Weaving a "Public Presence" for Atheists - Growing membership of local groups is challenging. One way may be to cast the group and atheism as "part of the fabric of the citizenry" rather than as an outsider to it. (I believe this more effectively entices the "closet atheists" to emerge and begin to shake off any social stigma that limits their civic involvement as atheists.)

Woody Allen, the film director, once advised: "90% of success in life is simply showing up."

So, we should show up! - if we want success, we need to get "out and about" in public. Not just through the standard information booths and bannered tables, but also through any reasonable way of showing a presence in the community. Whatever our activity, a model of civility beats a platform for grievance. Atheists need to be viewed as fellow citizens, as regular people, as part of the community's makeup. This garners atheist groups more local influence, as well as memberships.

Connecting as Citizens - Some AAI Member Societies employ community volunteerism, such as feeding the needy. Volunteering time, energy, and money has proved a highly successful strategy in many localities because it has three effects: First, individual atheists can feel good about being of service to their community. Second, volunteering gives "shy atheists" reasons for joining with "atheist activists." Last, it often means positive public notice for atheists' activities, something that can change people's opinions about atheists.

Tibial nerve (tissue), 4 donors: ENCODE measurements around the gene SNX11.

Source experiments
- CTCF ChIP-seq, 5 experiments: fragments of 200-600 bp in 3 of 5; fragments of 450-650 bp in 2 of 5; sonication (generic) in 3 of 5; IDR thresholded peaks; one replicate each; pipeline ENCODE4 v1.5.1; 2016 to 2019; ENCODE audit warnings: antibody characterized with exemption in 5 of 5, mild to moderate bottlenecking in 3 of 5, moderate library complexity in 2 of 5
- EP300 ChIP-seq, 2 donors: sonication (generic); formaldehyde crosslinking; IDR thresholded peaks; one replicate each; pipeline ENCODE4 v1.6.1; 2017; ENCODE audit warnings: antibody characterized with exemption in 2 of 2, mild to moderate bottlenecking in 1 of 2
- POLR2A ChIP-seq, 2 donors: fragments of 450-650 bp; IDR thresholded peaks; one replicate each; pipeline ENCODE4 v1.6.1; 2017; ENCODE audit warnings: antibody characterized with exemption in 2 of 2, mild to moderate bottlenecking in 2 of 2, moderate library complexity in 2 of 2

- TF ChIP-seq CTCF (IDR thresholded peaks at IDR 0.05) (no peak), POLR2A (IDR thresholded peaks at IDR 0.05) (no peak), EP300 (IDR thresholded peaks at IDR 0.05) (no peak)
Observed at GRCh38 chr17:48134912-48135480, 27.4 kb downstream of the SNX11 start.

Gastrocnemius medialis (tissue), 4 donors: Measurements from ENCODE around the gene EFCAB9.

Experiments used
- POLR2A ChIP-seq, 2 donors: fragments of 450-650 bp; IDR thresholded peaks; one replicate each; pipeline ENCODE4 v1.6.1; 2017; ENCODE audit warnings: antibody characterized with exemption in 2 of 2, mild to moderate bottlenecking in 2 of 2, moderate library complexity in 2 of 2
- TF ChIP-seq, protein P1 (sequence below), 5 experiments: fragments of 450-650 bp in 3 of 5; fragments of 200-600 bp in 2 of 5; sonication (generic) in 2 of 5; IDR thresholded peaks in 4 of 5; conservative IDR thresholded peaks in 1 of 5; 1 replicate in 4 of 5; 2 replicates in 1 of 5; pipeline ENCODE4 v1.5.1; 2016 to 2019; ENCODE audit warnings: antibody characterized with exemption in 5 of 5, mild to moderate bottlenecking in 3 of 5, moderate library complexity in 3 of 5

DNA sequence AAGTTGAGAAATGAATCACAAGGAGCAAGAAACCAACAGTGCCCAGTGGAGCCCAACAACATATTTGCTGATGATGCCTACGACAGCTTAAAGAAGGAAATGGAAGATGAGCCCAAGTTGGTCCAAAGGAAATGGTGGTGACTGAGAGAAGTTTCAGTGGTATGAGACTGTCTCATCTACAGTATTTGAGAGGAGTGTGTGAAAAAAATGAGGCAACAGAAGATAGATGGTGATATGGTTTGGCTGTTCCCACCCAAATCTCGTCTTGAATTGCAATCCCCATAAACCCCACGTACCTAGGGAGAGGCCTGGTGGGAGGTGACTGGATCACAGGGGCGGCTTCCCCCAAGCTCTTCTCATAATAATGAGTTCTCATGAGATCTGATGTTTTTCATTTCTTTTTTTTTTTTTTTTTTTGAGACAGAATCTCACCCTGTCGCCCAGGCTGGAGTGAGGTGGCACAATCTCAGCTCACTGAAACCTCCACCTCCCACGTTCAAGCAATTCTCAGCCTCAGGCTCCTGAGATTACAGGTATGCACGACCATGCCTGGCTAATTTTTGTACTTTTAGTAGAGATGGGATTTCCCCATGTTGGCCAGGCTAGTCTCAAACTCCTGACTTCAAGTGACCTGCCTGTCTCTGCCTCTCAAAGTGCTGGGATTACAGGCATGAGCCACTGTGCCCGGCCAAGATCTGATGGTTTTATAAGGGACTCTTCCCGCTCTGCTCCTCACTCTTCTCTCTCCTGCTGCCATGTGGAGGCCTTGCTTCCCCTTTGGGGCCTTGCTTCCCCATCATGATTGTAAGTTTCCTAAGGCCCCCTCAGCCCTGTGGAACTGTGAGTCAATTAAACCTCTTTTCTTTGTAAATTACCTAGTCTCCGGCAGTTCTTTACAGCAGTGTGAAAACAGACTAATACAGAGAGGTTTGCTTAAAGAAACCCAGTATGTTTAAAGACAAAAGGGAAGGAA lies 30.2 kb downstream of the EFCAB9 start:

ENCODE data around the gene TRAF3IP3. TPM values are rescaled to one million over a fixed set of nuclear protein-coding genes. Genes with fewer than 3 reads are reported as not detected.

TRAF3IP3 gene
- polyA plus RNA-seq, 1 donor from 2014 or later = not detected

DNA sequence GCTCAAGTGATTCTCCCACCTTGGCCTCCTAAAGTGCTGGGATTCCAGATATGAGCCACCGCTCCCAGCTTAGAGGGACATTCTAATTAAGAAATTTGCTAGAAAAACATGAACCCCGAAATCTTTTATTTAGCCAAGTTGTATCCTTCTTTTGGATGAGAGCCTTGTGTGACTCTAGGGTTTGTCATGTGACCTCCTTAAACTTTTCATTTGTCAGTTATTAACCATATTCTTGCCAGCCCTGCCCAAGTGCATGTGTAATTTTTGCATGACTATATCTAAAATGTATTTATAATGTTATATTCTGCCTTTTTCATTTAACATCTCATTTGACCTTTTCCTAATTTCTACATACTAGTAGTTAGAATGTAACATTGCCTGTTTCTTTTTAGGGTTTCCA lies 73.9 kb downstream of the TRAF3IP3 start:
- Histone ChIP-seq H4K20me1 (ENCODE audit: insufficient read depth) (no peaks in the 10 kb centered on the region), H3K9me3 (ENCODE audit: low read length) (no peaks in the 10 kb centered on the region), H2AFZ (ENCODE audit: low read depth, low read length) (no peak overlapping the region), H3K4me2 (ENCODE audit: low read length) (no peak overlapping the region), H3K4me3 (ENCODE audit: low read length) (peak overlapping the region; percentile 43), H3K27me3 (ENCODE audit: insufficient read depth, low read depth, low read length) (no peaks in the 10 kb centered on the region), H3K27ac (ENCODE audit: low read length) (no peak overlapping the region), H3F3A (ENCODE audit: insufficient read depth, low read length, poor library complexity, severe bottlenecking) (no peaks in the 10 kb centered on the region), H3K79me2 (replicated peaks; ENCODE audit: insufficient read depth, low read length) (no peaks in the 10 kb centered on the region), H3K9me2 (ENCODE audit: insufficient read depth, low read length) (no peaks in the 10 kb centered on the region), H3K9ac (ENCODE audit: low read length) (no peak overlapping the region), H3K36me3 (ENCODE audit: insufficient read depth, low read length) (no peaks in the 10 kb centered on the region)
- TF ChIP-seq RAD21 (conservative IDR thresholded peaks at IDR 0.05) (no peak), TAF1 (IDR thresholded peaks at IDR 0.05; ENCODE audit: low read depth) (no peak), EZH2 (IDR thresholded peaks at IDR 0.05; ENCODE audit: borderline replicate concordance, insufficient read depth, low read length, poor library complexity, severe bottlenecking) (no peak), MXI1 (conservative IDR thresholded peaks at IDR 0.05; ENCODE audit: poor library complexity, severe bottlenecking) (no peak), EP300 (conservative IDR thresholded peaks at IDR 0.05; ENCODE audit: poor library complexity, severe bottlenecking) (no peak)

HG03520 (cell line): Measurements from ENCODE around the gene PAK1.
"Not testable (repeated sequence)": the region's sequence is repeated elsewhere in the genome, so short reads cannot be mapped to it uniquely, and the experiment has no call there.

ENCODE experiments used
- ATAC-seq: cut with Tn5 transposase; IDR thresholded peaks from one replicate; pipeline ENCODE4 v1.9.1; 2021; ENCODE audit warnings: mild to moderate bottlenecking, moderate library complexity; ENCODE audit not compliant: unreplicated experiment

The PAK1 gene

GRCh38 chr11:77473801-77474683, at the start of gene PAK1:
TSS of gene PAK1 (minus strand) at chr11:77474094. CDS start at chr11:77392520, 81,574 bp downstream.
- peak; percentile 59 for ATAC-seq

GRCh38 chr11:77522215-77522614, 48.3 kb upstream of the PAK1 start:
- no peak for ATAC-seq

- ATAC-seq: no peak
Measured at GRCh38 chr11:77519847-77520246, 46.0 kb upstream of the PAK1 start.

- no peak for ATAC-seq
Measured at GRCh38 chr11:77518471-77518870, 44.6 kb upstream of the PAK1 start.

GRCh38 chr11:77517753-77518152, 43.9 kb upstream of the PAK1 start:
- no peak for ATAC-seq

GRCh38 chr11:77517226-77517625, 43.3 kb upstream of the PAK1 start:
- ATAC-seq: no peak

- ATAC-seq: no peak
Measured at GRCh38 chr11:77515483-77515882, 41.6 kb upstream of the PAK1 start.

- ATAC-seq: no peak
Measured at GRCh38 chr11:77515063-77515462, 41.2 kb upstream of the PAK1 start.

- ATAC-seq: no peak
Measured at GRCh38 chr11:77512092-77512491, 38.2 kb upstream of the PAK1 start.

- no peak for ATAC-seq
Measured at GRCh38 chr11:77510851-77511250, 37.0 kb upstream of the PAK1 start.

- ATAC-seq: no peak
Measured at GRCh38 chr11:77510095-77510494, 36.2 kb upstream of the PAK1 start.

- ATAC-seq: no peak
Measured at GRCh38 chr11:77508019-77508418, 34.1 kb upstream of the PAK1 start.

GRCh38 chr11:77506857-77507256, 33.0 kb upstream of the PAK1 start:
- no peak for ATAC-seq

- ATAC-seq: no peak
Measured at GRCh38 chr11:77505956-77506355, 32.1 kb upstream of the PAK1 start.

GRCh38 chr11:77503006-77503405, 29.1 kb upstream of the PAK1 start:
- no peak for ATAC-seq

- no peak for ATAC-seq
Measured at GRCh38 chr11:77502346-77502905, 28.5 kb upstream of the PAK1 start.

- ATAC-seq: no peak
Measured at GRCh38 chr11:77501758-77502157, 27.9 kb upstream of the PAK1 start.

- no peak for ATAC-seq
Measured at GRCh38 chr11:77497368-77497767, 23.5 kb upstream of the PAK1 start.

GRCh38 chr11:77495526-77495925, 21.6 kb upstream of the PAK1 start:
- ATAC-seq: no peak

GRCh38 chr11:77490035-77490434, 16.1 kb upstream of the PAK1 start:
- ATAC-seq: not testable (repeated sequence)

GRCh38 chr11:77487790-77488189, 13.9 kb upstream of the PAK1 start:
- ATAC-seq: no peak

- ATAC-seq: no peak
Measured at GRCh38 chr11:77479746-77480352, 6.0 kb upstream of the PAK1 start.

To implement this, Member Societies should choose attention-grabbing volunteer activities, and take advantage of established volunteer programs. (I favor announcing any humanitarian and neighborly actions we carry out to key civic officials, just to remind them that atheist citizens are contributing to their community.)

It is important, too, for Member Societies to build bridges to other organizations within their vicinity of sphere of influence. Nothing builds expertise for our coalition actions better! When we do projects that aid or strengthen other secular groups, not just our own, we will gain their gratitude. (I have examples I can cite, if anyone wishes to inquire later in the conference.)

We atheists simply must find ways to work through constructive actions. We must learn to work with others. Strengthening the position of atheism - at every level, local to global - is a huge task that lies before us.

Can the AAI be a means whereby we can work together on this task? Atheists are widely dispersed across the world. We are in diverse locales having vastly disparate situations - different geography, economic situations, cultures, governmental structures, political and historical realities.

Our AAI vision is of a robust grassroots democratic coalition working on behalf of atheism. Making that vision a reality calls for us to be ever more visible, and more imaginative and constructive in what we do together.

Text of a speech held at the international conference and convention of IBKA at Speyer 2002.